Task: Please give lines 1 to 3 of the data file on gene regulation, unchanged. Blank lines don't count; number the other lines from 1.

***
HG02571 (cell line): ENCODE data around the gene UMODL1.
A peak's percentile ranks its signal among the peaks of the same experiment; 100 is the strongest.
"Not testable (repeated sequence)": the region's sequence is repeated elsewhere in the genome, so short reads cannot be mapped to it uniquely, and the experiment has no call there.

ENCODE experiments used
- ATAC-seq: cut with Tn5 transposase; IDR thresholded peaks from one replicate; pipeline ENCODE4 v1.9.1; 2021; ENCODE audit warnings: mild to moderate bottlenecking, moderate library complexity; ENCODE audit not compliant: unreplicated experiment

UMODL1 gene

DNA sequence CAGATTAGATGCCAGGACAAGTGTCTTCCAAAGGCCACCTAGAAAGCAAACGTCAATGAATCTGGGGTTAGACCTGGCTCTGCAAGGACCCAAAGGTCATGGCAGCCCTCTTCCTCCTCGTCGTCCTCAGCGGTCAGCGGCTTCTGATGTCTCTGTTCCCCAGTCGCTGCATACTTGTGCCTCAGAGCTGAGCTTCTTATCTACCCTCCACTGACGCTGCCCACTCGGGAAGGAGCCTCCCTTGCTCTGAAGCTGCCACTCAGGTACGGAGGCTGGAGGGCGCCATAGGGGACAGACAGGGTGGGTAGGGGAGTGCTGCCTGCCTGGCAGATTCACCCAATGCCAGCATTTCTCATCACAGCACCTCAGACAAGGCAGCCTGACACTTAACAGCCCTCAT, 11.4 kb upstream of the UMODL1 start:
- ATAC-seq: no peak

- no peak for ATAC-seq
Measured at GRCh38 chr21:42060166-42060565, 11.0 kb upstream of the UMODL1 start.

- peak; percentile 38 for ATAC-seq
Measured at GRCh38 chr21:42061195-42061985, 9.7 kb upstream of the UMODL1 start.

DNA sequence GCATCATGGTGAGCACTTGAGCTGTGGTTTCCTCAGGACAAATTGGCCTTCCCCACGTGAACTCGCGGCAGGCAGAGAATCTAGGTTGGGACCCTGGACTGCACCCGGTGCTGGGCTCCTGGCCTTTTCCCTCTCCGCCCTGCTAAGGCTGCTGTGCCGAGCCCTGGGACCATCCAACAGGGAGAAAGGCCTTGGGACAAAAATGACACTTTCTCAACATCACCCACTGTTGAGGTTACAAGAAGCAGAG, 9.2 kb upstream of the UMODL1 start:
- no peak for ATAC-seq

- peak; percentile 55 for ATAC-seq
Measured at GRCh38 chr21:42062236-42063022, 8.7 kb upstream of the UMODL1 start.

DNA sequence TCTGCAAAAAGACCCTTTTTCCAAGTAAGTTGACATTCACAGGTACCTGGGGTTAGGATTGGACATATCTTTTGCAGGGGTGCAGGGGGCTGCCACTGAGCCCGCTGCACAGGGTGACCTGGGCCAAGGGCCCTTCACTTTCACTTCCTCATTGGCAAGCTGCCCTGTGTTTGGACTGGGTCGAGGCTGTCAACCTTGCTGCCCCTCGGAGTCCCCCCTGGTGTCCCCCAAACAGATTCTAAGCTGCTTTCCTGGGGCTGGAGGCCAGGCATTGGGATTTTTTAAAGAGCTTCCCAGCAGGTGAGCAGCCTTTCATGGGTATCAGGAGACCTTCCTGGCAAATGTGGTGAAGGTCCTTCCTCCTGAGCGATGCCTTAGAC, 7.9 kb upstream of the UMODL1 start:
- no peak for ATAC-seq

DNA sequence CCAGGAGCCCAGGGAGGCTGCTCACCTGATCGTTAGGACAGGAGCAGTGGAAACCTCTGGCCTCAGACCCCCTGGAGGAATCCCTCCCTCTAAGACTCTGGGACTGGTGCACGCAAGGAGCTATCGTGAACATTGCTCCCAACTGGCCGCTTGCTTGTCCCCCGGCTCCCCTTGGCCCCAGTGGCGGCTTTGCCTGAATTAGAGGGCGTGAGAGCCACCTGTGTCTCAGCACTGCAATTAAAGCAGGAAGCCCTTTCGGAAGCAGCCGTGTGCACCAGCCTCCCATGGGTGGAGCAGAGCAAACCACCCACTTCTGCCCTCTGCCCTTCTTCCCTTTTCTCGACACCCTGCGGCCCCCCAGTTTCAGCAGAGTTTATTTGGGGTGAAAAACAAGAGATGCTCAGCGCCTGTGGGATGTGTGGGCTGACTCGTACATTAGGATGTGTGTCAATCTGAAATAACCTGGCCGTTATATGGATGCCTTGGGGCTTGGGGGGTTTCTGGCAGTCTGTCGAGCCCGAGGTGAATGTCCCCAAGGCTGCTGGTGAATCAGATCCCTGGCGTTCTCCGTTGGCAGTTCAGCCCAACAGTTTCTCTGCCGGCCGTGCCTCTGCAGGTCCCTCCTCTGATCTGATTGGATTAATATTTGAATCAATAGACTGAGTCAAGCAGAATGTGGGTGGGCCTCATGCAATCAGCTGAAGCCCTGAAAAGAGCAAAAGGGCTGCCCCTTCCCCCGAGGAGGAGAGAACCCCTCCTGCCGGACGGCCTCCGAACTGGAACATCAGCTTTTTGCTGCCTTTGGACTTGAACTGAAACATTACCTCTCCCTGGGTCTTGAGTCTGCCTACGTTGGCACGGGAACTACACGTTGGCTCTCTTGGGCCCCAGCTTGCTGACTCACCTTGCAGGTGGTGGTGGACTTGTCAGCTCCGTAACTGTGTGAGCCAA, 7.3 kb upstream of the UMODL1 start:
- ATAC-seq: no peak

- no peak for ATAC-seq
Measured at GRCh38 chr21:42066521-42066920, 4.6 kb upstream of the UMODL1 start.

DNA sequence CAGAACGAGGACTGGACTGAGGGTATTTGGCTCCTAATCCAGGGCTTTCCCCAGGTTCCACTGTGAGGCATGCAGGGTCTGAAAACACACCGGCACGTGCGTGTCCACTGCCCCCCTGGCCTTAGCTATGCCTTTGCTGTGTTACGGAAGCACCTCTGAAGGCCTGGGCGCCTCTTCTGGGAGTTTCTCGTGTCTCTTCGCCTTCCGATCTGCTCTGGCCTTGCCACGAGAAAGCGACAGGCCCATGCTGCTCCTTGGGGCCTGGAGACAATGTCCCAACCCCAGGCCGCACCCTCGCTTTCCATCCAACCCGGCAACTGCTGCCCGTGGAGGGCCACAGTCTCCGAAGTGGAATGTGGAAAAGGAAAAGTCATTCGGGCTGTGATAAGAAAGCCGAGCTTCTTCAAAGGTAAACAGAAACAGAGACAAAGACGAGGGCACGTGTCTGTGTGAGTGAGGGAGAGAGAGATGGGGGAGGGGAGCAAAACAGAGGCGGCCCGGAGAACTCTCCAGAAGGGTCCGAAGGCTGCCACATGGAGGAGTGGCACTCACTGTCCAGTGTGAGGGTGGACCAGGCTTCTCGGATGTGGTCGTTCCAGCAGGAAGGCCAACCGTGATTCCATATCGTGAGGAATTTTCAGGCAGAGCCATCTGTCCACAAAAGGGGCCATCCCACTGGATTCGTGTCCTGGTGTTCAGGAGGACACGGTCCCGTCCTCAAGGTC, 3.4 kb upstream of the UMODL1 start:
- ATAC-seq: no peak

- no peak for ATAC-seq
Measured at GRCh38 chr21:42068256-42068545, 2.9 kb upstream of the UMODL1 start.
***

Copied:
HG02571 (cell line): ENCODE data around the gene UMODL1.
A peak's percentile ranks its signal among the peaks of the same experiment; 100 is the strongest.
"Not testable (repeated sequence)": the region's sequence is repeated elsewhere in the genome, so short reads cannot be mapped to it uniquely, and the experiment has no call there.